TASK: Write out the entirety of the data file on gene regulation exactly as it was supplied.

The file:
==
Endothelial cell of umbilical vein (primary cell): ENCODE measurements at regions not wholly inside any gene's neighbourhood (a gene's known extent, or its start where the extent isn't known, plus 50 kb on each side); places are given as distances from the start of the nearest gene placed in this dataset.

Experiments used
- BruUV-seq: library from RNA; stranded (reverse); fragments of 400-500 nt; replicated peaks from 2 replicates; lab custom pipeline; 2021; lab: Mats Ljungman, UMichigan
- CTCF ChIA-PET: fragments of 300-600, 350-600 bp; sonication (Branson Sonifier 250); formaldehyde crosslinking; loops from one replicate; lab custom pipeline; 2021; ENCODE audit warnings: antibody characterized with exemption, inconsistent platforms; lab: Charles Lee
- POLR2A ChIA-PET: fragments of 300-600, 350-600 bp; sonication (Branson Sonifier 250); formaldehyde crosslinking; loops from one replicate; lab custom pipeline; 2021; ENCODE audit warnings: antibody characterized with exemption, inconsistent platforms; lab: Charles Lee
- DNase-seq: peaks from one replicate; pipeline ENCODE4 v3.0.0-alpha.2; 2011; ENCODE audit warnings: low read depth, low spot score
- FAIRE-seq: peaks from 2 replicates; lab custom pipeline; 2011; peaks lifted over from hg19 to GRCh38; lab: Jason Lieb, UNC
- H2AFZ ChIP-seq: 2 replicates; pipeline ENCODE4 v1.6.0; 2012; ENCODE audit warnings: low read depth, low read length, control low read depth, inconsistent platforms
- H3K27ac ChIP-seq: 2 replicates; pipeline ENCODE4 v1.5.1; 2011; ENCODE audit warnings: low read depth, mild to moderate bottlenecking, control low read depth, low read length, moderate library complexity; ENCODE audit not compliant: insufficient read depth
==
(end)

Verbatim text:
Endothelial cell of umbilical vein (primary cell): ENCODE measurements at regions not wholly inside any gene's neighbourhood (a gene's known extent, or its start where the extent isn't known, plus 50 kb on each side); places are given as distances from the start of the nearest gene placed in this dataset.

Experiments used
- BruUV-seq: library from RNA; stranded (reverse); fragments of 400-500 nt; replicated peaks from 2 replicates; lab custom pipeline; 2021; lab: Mats Ljungman, UMichigan
- CTCF ChIA-PET: fragments of 300-600, 350-600 bp; sonication (Branson Sonifier 250); formaldehyde crosslinking; loops from one replicate; lab custom pipeline; 2021; ENCODE audit warnings: antibody characterized with exemption, inconsistent platforms; lab: Charles Lee
- POLR2A ChIA-PET: fragments of 300-600, 350-600 bp; sonication (Branson Sonifier 250); formaldehyde crosslinking; loops from one replicate; lab custom pipeline; 2021; ENCODE audit warnings: antibody characterized with exemption, inconsistent platforms; lab: Charles Lee
- DNase-seq: peaks from one replicate; pipeline ENCODE4 v3.0.0-alpha.2; 2011; ENCODE audit warnings: low read depth, low spot score
- FAIRE-seq: peaks from 2 replicates; lab custom pipeline; 2011; peaks lifted over from hg19 to GRCh38; lab: Jason Lieb, UNC
- H2AFZ ChIP-seq: 2 replicates; pipeline ENCODE4 v1.6.0; 2012; ENCODE audit warnings: low read depth, low read length, control low read depth, inconsistent platforms
- H3K27ac ChIP-seq: 2 replicates; pipeline ENCODE4 v1.5.1; 2011; ENCODE audit warnings: low read depth, mild to moderate bottlenecking, control low read depth, low read length, moderate library complexity; ENCODE audit not compliant: insufficient read depth